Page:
Creighton earns silver rating for sustainability
Thanks to several key advancements in its sustainability efforts, Creighton University was recently awarded a silver STARS rating by the Association for the Advancement of Sustainability in Higher Education.
STARS, or the Sustainability Tracking, Assessment and Rating System, is a global sustainability standard created by the association, with more than 350 institutions reporting.
“This recognition for Creighton University demonstrates our ongoing commitment to taking concrete actions on our campuses to address climate change,” says Creighton President the Rev. Daniel S. Hendrickson, SJ, PhD.
“As Pope Francis recently stated in his Laudate Deum report, human life cannot survive separate from the world around us. Creighton will continue to take meaningful, authentic steps toward making our University more sustainable, and work to inspire our students to become agents of change that can protect our planet.”
Creighton previously held a bronze STARS rating, and the move to silver comes after the release of the Sustainable Creighton Initiative report in the spring of 2022, a comprehensive, University-wide document outlining the University’s commitment and pathway forward in caring for our common home.
It also comes on the heels of nearly 10 months of data collection by the Office of Sustainability Programs, examining sustainability across a range of areas from campus academics to student, faculty and staff engagement; operations; and administrative planning.
“While we certainly have room for improvement, this move from a bronze to a silver STARS rating is worthy of celebrating and represents the good work of the entire University,” says Andrew Baruth, PhD, director of Creighton’s Office of Sustainability Programs.
STARS awards points over multiple criteria in determining its bronze, silver, gold, and platinum ratings. Baruth says Creighton’s sustainability score in “academics” nearly doubled this year from the University’s previous reports.
Part of that was due to an update to the Magis Core Curriculum, the cornerstone of a Creighton education. In the section on “The Christian Tradition,” the following language shown below in bold was added:
“Students will identify and/or discuss particular challenges facing Christianity (in general) and the Catholic Church (more specifically) in the contemporary world, including but not limited to the ecological crisis.” (Magis Core 3.A.I.4; The Christian Tradition, P. 10)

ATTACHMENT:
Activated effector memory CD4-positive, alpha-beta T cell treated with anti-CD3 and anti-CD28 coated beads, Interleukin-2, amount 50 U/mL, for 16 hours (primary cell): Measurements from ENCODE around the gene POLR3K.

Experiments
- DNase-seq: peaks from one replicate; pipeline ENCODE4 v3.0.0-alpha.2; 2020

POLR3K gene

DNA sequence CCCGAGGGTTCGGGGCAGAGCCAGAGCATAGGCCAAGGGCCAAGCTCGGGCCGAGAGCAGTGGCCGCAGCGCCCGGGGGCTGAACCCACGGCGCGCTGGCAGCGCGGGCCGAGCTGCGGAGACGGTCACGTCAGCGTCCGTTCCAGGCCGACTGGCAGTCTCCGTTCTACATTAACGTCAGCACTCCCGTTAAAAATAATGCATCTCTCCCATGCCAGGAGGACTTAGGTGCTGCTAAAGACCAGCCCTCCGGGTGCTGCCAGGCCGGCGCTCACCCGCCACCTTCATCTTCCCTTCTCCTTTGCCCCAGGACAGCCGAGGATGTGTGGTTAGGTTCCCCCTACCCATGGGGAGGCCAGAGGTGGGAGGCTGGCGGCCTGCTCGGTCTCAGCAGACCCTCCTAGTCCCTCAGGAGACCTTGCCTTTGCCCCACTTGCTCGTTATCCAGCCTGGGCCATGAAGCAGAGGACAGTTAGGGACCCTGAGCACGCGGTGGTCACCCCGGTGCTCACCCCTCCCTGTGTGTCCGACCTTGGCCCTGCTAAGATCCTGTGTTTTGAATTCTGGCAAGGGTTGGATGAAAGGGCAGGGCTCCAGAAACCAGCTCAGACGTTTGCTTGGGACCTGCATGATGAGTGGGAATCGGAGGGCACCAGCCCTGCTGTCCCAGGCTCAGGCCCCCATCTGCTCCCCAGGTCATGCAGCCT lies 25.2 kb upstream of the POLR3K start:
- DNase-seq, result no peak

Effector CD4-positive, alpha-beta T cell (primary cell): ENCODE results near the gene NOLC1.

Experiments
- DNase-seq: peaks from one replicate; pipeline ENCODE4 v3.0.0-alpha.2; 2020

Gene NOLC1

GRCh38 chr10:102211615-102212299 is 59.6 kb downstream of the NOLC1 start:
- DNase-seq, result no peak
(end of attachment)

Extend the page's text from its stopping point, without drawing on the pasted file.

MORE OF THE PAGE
“In addition,” says Baruth, “there was a near 50% increase in the number of course offerings over the past five years that include some discussion on sustainable development, as defined by the United Nations.”
Advancements in engagement include more orientation and programming around sustainability, including updates to Creighton’s training for new employees and the NOVICE mission-education program for faculty and staff.
Creighton saw several gains in the area of administrative planning, including:
- Creation of the Sustainability Governance Committee
- Expansion of the Office of Sustainability Programs, with the hiring of a project and reporting coordinator
- Creation of the Creighton Student Sustainability Action Fund
- Launch of the Division of Equity, Diversity, and Inclusion (with minority and underrepresented communities suffering disproportionately to environmental burdens)
“Having top University leadership directly involved in sustainability planning places Creighton as a leader in this area,” Baruth says.
Finally, Creighton has reduced its greenhouse gas emissions on the Omaha campus by 38% since 2010 through prudent campus planning, building efficiency updates and recommissioning of building management software and operations.
Creighton’s STARS report is available online. Creighton faculty, staff and students also can watch a recorded presentation on the state of sustainability at Creighton, recently given by the Office of Sustainability Programs.